Species are already beginning to respond to climate change, with cherry blossoms blooming earlier in Japan, for example, and butterflies in the U.K. spreading north as the planet warms up. But not all plants and animals can simply move or adjust to changing conditions, and many, for whom climate change will likely be too drastic and arrive too quickly, will go extinct.
But how different the planet's biodiversity will be depends on a number of factors, including the degree of warming, the species in question and the landscape. A new paper in Nature attempts to estimate the degree of widespread change in store for the Earth's creatures.
The study's authors used 50 years of climate data from the land and sea surface, then projected temperatures onto future global maps. They adusted the models to fit two scenarios, one that assumes we taper off our greenhouse gas emissions, stabilizing them by 2100, and another that assumes we continue to emit greenhouse gases under a business-as-usual scenario.
These calculations found "climate sinks"—areas where a coastline or body of water blocks species' movement. A species of mouse moving north from France, for example, might run into the English Channel, halting their escape and ultimately dooming those animals. “There are a number of those sinks around the world where movement is blocked by a coastline, like in the northern Adriatic Sea or the northern Gulf of Mexico, and there’s no way out because it’s warmer everywhere behind,” co-author Carrie Kappel explains in The Current.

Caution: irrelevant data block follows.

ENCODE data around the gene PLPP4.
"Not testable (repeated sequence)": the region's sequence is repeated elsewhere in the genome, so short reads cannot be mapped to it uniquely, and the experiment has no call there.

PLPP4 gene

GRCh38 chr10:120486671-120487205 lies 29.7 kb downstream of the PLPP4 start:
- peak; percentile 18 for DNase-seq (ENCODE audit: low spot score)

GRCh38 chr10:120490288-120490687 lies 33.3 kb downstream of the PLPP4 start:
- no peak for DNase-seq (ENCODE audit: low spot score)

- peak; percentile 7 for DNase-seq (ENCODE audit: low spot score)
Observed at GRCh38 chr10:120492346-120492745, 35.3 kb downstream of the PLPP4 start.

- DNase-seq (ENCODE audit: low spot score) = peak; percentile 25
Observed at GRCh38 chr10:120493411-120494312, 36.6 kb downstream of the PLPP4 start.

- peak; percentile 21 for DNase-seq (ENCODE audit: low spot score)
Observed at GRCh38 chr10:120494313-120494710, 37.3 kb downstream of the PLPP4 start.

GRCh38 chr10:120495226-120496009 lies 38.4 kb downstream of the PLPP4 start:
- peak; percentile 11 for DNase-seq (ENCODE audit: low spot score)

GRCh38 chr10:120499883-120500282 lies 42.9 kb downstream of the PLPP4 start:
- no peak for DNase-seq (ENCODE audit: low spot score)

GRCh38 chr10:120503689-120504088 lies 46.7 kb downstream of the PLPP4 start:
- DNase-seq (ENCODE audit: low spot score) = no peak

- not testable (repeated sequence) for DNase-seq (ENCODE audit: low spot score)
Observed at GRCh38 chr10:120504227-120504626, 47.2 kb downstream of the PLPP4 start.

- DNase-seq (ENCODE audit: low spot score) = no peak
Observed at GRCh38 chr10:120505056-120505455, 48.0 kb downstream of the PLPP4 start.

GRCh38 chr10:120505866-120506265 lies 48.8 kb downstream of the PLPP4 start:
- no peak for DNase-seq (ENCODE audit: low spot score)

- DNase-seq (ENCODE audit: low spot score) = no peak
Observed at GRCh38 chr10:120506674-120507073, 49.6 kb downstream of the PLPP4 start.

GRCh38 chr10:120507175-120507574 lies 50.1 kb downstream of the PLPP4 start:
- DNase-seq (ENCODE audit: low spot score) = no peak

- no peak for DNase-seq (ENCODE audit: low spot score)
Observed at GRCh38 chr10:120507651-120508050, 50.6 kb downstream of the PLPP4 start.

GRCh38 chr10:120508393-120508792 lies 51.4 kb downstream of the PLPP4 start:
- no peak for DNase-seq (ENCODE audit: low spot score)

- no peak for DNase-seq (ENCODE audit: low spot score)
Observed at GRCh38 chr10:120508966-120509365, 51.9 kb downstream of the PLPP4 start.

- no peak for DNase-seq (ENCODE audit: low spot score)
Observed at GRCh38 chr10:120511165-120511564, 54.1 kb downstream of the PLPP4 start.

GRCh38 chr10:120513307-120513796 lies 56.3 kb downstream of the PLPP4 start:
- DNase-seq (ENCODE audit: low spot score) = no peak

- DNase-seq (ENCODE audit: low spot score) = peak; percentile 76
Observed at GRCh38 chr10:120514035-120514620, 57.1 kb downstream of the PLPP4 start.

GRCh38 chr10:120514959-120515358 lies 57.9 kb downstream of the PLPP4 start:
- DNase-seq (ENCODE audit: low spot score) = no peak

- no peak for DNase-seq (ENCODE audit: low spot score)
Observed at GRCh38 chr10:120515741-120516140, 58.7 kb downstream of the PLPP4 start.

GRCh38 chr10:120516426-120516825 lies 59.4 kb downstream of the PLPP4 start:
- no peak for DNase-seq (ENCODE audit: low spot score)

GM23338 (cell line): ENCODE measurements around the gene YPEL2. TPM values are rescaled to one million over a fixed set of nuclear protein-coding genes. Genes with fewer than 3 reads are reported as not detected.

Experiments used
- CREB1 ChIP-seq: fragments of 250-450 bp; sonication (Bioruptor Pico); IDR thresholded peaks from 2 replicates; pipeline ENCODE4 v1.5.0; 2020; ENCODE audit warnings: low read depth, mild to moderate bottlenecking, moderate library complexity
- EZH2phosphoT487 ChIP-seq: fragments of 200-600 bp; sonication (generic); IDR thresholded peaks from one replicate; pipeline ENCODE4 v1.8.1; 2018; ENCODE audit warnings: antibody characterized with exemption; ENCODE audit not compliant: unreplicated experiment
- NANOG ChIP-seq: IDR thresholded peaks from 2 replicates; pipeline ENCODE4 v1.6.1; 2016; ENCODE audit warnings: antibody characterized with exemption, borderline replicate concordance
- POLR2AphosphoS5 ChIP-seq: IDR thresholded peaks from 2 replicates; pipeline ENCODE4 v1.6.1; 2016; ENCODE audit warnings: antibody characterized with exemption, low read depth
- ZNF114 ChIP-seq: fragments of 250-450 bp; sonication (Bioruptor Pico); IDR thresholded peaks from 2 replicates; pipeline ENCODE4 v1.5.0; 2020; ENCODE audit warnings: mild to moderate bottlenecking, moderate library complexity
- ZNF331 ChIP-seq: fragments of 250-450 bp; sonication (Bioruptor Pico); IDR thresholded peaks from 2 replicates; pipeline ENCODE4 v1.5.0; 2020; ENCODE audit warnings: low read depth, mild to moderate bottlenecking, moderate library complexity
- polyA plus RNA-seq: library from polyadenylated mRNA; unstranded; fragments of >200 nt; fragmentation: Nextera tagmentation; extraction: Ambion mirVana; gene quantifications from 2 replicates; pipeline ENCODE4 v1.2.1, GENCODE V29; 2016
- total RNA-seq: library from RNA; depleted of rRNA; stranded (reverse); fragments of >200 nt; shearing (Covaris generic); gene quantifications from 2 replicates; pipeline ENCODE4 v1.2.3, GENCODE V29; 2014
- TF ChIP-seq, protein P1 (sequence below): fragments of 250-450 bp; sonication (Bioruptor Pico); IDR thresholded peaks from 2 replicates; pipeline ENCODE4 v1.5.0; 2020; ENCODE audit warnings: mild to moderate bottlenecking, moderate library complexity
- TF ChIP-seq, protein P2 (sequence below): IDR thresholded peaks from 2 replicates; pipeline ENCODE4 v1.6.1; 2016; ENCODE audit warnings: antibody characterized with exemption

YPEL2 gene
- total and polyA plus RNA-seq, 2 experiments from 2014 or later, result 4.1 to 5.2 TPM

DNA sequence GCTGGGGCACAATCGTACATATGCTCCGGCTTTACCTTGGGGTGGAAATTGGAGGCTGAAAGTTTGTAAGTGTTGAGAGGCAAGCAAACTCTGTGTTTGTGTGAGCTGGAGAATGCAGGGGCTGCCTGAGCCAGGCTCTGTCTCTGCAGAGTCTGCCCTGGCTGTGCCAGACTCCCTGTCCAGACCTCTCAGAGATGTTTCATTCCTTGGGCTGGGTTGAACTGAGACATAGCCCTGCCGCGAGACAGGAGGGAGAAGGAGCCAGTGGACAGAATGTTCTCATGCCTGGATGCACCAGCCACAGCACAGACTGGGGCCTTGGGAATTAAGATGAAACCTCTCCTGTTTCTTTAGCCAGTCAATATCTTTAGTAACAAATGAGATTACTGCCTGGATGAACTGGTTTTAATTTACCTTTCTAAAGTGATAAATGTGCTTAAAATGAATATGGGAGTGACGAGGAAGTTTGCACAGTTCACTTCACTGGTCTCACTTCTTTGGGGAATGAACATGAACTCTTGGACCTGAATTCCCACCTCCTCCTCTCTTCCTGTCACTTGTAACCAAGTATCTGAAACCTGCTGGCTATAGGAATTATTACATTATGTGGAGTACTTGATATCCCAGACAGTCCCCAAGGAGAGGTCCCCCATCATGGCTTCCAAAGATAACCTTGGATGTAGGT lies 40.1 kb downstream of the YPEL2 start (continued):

Sometimes these sinks can form on land, too, when a sudden change in temperature pops up. An animal running south from Australia's northern coastline will not find the country's already extremely harsh interior any more inviting, for example.
Here's how this looks in this oceans: At top, greenhouse gas emissions stabilize by 2100; in the bottom, emissions continue to increase. The darker areas are places where species loss will be most pronounced; the light green areas will remain relatively stable.
The authors hope the maps can help anticipate scenarios in which conservationists might be able to help species in trouble, such as with assisted migrations.